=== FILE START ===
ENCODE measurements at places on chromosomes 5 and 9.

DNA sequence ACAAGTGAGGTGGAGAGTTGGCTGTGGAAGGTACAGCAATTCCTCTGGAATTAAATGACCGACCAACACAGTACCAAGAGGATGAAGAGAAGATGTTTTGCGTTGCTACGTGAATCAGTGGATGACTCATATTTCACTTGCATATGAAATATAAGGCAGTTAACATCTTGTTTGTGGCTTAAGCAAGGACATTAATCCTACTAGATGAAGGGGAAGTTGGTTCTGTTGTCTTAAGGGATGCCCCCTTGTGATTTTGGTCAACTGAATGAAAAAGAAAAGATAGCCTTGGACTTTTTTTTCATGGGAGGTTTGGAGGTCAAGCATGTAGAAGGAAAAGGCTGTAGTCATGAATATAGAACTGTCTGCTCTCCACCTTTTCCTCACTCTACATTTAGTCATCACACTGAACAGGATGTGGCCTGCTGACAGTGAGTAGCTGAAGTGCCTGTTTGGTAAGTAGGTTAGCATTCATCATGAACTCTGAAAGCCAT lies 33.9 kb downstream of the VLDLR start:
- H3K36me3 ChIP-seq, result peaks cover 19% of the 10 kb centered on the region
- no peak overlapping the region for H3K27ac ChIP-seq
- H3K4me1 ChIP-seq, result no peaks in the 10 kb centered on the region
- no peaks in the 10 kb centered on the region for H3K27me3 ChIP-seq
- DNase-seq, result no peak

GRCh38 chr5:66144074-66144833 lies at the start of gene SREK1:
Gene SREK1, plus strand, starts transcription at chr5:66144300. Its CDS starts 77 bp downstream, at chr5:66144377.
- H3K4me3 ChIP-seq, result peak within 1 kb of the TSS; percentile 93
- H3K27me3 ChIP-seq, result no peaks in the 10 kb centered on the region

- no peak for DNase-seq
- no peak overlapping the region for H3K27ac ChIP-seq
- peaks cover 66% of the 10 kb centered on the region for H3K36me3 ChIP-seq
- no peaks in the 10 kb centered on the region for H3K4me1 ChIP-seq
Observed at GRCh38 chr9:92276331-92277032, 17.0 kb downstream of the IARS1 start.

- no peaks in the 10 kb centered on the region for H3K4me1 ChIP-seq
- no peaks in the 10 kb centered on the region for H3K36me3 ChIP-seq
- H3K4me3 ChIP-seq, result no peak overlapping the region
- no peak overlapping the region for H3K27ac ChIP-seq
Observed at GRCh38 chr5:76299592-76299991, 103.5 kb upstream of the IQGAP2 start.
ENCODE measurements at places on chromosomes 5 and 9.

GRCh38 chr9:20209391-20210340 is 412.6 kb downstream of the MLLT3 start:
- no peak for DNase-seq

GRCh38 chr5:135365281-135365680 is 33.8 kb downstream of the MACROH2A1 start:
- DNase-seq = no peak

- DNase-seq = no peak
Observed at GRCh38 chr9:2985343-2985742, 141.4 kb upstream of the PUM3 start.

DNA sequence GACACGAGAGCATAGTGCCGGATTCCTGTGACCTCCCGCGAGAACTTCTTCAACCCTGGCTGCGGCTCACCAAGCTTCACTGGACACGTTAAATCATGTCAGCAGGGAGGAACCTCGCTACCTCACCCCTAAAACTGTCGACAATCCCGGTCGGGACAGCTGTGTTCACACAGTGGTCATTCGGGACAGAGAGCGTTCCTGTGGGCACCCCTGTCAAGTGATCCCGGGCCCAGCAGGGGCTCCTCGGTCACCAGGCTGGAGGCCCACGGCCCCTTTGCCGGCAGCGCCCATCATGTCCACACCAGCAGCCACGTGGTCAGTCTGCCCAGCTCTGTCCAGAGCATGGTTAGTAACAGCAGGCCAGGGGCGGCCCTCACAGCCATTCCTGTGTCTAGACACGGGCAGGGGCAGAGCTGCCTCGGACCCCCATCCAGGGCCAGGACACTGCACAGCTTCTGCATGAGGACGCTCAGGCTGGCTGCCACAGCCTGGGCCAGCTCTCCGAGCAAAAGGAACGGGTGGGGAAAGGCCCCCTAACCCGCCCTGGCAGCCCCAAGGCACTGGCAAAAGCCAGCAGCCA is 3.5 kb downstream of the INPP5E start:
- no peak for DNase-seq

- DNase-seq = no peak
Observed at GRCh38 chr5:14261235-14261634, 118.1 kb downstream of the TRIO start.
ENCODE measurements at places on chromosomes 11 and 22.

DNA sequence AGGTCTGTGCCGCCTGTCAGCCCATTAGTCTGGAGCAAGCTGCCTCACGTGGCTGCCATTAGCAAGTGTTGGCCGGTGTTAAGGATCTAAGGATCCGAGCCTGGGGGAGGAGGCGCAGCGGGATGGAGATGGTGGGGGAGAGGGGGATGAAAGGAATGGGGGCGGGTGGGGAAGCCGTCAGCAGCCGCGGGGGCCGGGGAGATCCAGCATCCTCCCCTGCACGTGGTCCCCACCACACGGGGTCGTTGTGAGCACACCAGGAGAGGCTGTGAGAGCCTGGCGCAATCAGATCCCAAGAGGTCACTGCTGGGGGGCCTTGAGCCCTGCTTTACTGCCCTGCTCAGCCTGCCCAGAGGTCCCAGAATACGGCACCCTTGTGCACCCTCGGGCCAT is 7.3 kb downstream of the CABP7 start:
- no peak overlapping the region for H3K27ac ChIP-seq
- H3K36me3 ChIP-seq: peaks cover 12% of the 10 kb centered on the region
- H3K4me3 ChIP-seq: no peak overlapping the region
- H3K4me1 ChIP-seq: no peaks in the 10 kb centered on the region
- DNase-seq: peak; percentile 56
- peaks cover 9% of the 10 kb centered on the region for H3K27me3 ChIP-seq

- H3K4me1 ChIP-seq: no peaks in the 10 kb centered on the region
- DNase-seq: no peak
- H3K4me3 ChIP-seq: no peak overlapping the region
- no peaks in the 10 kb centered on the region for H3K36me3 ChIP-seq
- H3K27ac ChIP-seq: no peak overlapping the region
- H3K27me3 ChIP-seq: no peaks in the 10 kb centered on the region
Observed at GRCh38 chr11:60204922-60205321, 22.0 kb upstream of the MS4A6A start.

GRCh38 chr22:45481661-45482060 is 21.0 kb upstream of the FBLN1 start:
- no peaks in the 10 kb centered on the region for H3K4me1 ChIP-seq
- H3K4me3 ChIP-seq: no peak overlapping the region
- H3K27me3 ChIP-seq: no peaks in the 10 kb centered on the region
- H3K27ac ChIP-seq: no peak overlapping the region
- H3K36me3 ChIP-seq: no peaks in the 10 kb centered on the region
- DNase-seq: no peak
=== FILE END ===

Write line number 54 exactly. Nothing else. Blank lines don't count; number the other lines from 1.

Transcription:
- DNase-seq: no peak